A lyric by singer Barbara Mandrell fits the late country music legend Patsy Cline very well, I think. The line goes: "I was country when country wasn't cool."
Cline -- nee Virginia Patterson Hensley -- was killed in a 1963 plane crash in rural Tennessee, dead at age 30 along with her guitarist and manager, Randy Hughes, and fellow performers Hawkshaw Hawkins and Cowboy Copas. She was on the cusp of crossover stardom yet was still a Grand Ole Opry regular. Television contracts loomed and Europe beckoned. Her death, four years after that of rock 'n' roll pioneer Buddy Holly, gave America's music another kick in the gut; it was "The Day the Music Died," Part II.
But Cline will never die. Her records are platinum, there have been movies made of her life, although there is a family disclaimer: "Great movies," they said, "if you like fiction." Biographies abound, and stage remembrances are popular internationally.
For more than a decade now, a favorite Cline musical memoir has been Ted Swindley's "Always Patsy Cline," more than two dozen songs by a who's who of country-western writers such as Roy Acuff, Bob Montgomery, Hank Williams Sr., Willie Nelson and bluegrass patron saint Bill Monroe, among many others. The songs are paraded around a story of sorts narrated by a Cline superfan, Louise Seger, a Texas good-old-gal who became a pen pal to the needy Cline, as well as an unlikely and loyal confidante.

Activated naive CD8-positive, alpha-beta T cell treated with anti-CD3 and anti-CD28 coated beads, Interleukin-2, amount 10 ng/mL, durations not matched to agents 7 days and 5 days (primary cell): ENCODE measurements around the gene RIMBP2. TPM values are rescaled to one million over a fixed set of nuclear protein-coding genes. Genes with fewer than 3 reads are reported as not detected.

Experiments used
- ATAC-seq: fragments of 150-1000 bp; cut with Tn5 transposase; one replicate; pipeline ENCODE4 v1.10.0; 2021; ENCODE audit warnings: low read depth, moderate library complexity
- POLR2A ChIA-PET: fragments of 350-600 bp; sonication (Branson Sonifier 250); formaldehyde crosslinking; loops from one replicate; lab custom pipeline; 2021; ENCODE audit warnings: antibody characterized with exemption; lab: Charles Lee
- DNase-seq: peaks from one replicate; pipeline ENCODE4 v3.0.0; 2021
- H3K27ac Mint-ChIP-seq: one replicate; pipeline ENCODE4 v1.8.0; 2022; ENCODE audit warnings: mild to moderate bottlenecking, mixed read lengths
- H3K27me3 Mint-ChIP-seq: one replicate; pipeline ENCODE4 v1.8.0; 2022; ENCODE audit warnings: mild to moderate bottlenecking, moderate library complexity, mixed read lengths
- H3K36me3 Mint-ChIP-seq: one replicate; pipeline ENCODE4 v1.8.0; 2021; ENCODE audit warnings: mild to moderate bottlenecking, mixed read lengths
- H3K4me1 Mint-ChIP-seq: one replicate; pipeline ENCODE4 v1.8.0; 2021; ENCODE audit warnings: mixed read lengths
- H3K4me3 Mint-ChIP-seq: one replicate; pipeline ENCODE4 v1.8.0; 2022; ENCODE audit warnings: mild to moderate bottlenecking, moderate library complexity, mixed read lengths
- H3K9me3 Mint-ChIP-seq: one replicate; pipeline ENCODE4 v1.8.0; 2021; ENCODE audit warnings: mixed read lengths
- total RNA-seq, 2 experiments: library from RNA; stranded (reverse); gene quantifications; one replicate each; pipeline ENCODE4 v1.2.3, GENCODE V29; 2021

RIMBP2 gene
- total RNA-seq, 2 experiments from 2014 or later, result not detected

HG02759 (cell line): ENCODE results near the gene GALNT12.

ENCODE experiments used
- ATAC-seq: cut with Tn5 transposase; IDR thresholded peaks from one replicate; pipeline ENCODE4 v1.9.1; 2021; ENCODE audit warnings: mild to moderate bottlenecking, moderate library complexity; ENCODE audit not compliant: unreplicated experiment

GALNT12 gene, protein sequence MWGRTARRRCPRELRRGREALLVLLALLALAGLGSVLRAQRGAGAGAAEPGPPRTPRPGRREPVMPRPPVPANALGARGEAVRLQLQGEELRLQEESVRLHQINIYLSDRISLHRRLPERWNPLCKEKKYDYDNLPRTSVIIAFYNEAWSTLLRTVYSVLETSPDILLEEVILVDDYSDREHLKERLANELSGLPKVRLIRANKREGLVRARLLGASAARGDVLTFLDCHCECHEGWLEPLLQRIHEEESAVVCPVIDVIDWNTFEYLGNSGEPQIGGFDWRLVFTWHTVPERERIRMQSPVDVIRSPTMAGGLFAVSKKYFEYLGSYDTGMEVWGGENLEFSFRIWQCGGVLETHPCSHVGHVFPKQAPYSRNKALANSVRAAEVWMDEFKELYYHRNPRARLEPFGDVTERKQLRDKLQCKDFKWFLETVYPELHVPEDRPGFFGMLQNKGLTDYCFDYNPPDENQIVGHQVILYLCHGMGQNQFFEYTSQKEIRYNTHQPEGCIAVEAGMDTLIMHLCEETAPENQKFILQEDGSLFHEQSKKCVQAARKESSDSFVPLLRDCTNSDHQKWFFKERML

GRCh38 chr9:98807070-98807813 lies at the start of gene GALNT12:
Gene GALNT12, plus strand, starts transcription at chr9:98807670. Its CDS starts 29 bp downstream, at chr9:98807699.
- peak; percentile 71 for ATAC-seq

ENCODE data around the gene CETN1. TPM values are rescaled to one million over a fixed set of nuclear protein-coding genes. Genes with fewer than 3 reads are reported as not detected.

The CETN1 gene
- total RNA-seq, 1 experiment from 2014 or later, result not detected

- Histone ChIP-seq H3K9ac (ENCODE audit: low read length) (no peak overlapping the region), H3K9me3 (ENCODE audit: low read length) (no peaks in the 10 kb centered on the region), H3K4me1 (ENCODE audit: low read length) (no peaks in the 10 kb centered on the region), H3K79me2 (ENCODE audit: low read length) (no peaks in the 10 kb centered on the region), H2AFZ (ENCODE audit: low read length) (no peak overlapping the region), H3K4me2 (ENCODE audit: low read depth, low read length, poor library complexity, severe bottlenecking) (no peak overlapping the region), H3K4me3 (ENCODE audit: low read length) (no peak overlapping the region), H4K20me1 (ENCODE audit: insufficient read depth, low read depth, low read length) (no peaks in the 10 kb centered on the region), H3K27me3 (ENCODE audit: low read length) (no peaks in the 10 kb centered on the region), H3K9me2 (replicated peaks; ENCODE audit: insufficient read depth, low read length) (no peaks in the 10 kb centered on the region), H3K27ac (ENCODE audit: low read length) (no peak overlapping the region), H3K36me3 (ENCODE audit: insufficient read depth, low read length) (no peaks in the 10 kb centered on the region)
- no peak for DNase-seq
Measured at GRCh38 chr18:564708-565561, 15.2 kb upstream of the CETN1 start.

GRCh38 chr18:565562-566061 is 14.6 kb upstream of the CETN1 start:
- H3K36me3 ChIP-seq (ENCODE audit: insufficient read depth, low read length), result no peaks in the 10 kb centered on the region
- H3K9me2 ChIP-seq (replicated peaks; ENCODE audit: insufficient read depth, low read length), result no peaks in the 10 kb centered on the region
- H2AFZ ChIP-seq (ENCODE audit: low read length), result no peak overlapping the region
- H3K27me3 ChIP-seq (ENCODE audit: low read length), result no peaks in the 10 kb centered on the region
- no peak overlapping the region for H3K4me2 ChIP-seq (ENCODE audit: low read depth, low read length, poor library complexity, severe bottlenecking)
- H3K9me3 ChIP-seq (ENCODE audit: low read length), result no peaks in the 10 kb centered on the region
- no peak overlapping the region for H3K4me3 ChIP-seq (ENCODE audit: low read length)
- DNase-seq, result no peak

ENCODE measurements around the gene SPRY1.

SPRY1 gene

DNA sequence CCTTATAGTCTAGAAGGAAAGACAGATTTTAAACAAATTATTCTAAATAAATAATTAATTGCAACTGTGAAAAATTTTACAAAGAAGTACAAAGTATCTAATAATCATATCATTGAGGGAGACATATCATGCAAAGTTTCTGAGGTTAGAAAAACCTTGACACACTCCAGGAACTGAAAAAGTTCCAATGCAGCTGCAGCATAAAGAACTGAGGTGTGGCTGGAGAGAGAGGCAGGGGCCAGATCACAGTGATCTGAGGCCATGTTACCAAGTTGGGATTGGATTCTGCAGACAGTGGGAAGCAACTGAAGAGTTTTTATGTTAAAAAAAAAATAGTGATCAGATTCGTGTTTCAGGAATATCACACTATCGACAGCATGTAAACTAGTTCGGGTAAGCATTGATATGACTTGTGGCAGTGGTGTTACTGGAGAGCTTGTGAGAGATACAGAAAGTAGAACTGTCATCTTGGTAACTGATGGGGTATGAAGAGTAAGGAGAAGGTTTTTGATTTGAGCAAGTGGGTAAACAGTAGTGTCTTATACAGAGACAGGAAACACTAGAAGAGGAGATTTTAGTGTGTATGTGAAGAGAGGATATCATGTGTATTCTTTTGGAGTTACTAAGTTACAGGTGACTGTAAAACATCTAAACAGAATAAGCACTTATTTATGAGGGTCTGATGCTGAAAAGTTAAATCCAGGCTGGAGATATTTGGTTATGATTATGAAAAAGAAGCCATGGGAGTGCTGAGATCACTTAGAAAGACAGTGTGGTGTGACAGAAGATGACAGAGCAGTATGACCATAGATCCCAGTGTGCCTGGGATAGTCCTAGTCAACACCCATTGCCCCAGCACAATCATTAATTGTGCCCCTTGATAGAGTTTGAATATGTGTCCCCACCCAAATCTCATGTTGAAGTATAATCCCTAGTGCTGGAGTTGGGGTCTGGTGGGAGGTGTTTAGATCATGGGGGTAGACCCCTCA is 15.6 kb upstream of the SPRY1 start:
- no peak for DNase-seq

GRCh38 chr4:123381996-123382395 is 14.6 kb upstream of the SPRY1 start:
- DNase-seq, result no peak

The Kavinoky Theatre has reprised its huge "Always" hit of a few seasons back with Kelly Ann Krupski back as Pasty and Lisa Ludwig returning as hee-hawing Louise. Tom Makar again directs. There are few changes. As Seger might say, "If it ain't broke "
The classically trained Krupski is again terrific -- maybe too polished and classy for the supposed rough-around-the-edges Cline -- but she's an authentic interpreter of "Walkin' After Midnight," the lonely "You Belong to Me," the iconic "Crazy," Monroe's "Blue Moon of Kentucky," the definitive lost love lament "She's Got You" and 22 other lovin', dreamin' and cheatin' songs plus a few nods to the Man Upstairs. This tale is not about the uncertain and coarse Cline, a personal life gone awry or juicy tidbits about rumored tiffs with established country divas. When Krupski sings, nothing else matters.
And then there's Ludwig's Louise, often obnoxious, with a twang on steroids, shamelessly mugging in the background -- and maybe the foreground. She's a capable song partner often and, in her defense, if Cline told her secrets, Louise never blabbed. Louise is too much, but she's periodically fun and always honest.
There's a very able onstage band, surprisingly laid back; interaction with Cline suffers some. Jim Ehinger is musical director.
It's true: There are no bad country songs. Certainly none in "Always Patsy Cline."
"Always ... Patsy Cline"
3 stars (out of 4)
WHEN: Through July 3
WHERE: Kavinoky Theatre, 320 Porter Ave.
INFO: www.kavinokytheatre.com, 829-7668